Here, the signs are sporadically placed, indeed obscured and hidden in some areas. They are unremarkable, not immediately obvious as parking terms and the wording is mostly illegible, being crowded and cluttered with a lack of white space as a background. It is indisputable that placing letters too close together in order to fit more information into a smaller space can drastically reduce the legibility of a sign, especially one which must be read BEFORE the action of parking and leaving the car.

    It is vital to observe, since 'adequate notice of the parking charge' is mandatory under the POFA Schedule 4 and the BPA Code of Practice, these signs do not clearly mention the parking charge which is hidden in small print (and does not feature at all on some of the signs). Areas of this site are unsigned and there are no full terms displayed - i.e. with the sum of the parking charge itself in large lettering - at the entrance either, so it cannot be assumed that a driver drove past and could read a legible sign, nor parked near one.

    This case is more similar to the signage in POPLA decision 5960956830 on 2.6.16, where the Assessor Rochelle Merritt found as fact that signs in a similar size font in a busy car park where other unrelated signs were far larger, was inadequate:

    ''the signage is not of a good enough size to afford motorists the chance to read and understand the terms and conditions before deciding to remain in the car park. [...] In addition the operators signs would not be clearly visible from a parking space [...] The appellant has raised other grounds for appeal but I have not dealt with these as I have allowed the appeal.''

    From the evidence I have seen so far, the terms appear to be displayed inadequately, in letters no more than about half an inch high, approximately. I put the operator to strict proof as to the size of the wording on their signs and the size of lettering for the most onerous term, the parking charge itself.

    The letters seem to be no larger than .40 font size going by this guide:

    As further evidence that this is inadequate notice, Letter Height Visibility is discussed here:

    ''When designing your sign, consider how you will be using it, as well as how far away the readers you want to impact will be. For example, if you are placing a sales advertisement inside your retail store, your text only needs to be visible to the people in the store. 1-2” letters (or smaller) would work just fine. However, if you are hanging banners and want drivers on a nearby highway to be able to see them, design your letters at 3” or even larger.''

    ...and the same chart is reproduced here:

    ''When designing an outdoor sign for your business keep in mind the readability of the letters. Letters always look smaller when mounted high onto an outdoor wall''.

    ''...a guideline for selecting sign letters. Multiply the letter height by 10 and that is the best viewing distance in feet. Multiply the best viewing distance by 4 and that is the max viewing distance.''

    So, a letter height of just half an inch, showing the terms and the 'charge' and placed high on a wall or pole or buried in far too crowded small print, is woefully inadequate in an outdoor car park. Given that letters look smaller when high up on a wall or pole, as the angle renders the words less readable due to the perspective and height, you would have to stand right in front of it and still need a stepladder (and perhaps a torch and/or magnifying glass) to be able to read the terms.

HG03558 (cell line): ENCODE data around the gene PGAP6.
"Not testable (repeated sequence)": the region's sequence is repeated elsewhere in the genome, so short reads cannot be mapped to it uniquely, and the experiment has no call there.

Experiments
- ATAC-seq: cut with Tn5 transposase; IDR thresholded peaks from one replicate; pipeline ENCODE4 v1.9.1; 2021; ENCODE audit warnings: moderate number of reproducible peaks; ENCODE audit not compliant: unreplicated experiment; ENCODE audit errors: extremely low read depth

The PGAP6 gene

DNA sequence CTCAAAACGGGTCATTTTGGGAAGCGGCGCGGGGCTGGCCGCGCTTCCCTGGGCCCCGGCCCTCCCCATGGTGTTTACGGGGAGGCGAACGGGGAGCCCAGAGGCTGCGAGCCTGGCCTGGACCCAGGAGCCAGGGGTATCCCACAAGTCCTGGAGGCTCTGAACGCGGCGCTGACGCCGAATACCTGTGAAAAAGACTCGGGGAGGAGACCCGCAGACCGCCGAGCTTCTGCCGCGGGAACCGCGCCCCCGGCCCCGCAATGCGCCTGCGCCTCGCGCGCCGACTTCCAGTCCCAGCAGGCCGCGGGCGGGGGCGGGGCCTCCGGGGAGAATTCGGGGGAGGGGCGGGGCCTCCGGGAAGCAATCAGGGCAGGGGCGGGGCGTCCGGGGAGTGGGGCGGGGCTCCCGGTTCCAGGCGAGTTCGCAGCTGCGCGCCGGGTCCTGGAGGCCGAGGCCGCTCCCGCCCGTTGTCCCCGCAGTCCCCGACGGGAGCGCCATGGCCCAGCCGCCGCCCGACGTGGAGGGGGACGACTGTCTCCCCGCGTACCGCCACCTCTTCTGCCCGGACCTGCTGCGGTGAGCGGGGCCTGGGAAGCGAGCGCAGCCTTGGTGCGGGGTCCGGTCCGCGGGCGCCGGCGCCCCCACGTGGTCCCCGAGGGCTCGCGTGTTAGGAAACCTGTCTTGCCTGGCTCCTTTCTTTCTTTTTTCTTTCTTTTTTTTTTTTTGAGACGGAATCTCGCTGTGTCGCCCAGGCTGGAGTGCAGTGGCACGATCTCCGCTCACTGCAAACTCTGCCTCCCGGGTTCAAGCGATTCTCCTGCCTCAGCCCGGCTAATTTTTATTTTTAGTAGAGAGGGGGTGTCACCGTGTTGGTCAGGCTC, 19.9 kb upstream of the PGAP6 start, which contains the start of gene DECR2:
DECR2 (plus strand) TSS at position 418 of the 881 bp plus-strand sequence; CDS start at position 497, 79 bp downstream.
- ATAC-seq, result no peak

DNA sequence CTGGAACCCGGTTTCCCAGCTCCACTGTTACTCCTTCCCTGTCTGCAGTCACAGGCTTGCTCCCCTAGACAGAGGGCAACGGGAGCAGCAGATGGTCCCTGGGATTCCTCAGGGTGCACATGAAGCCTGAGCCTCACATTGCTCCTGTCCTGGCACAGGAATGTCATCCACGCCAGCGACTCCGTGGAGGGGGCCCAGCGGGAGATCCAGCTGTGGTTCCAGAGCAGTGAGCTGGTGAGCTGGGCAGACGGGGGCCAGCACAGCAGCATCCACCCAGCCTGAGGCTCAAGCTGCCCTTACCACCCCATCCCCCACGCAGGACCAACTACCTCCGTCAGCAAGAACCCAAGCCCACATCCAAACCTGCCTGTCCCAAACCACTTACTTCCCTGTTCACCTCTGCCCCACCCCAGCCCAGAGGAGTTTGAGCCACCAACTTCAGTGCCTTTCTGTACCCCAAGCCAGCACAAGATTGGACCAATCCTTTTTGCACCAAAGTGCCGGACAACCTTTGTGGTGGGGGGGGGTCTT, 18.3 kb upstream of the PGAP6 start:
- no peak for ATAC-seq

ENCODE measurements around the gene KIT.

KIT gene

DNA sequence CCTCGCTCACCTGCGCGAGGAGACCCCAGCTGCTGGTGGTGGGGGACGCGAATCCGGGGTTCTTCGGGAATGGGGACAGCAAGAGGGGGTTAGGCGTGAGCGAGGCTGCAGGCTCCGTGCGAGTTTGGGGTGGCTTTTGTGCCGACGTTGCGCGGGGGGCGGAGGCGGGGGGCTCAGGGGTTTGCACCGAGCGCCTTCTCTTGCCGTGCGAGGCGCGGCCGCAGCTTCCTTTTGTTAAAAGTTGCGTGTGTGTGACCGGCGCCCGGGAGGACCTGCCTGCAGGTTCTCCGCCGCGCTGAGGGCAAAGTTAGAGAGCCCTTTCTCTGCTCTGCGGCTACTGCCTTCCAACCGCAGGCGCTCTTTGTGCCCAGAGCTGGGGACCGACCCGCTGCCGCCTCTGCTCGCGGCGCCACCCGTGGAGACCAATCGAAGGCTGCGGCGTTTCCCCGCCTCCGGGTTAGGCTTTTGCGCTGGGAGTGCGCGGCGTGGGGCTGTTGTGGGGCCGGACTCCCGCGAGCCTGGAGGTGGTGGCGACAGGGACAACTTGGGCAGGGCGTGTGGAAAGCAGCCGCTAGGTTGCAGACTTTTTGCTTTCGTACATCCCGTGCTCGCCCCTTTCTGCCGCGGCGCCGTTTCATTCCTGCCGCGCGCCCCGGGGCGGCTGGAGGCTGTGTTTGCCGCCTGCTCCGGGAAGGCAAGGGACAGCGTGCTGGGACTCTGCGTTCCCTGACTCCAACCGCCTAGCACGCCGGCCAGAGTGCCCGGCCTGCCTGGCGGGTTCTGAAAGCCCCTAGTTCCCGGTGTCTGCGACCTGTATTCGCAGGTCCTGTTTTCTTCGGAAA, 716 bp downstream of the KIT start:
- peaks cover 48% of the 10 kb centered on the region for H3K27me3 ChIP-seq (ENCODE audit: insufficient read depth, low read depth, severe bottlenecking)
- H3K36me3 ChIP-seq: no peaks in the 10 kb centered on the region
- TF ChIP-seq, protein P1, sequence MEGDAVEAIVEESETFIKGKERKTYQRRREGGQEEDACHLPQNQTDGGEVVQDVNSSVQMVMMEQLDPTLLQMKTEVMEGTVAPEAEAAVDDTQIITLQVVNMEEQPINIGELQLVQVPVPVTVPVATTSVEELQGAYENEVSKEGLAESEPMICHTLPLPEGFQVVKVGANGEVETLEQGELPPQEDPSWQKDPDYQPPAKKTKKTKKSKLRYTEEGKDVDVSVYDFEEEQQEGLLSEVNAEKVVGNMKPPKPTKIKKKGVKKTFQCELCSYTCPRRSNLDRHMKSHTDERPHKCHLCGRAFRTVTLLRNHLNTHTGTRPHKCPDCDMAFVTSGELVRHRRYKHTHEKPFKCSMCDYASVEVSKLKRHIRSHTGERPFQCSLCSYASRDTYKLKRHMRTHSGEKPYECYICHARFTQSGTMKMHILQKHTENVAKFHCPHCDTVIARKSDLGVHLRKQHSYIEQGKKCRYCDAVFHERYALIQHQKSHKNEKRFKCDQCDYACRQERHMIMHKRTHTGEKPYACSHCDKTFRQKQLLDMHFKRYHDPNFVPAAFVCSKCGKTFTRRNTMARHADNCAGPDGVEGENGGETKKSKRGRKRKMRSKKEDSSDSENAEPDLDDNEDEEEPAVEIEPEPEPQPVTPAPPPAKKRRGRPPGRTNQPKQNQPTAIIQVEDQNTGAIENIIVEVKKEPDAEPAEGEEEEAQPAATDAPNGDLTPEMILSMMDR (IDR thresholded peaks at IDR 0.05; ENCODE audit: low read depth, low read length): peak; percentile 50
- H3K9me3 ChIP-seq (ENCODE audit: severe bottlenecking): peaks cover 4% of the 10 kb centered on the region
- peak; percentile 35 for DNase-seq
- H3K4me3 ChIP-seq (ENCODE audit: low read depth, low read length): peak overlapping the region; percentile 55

Under Lord Denning's Red Hand Rule, the charge (being 'out of all proportion' with expectations of drivers in this car park and which is the most onerous of terms) should have been effectively: 'in red letters with a red hand pointing to it' - i.e. VERY clear and prominent with the terms in large lettering, as was found to be the case in the car park in 'Beavis'. A reasonable interpretation of the 'red hand rule' and the 'signage visibility distance' tables above and the BPA Code of Practice, taking all information into account, would require a parking charge and the terms to be displayed far more transparently, on a lower sign and in far larger lettering, with fewer words and more 'white space' as background contrast. Indeed in the Consumer Rights Act 2015 there is a 'Requirement for transparency':

    (1) A trader must ensure that a written term of a consumer contract, or a consumer notice in writing, is transparent.
    (2) A consumer notice is transparent for the purposes of subsection (1) if it is expressed in plain and intelligible language and it is legible.

    The Beavis case signs not being similar to the signs in this appeal at all, I submit that the persuasive case law is in fact 'Vine v London Borough of Waltham Forest [2000] EWCA Civ 106' about a driver not seeing the terms and consequently, she was NOT deemed bound by them.

    This judgement is binding case law from the Court of Appeal and supports my argument, not the operator's case:

    This was a victory for the motorist and found that, where terms on a sign are not seen and the area is not clearly marked/signed with prominent terms, the driver has not consented to - and cannot have 'breached' - an unknown contract because there is no contract capable of being established. The driver in that case (who had not seen any signs/lines) had NOT entered into a contract. The recorder made a clear finding of fact that the plaintiff, Miss Vine, did not see a sign because the area was not clearly marked as 'private land' and the signs were obscured/not adjacent to the car and could not have been seen and read from a driver's seat before parking.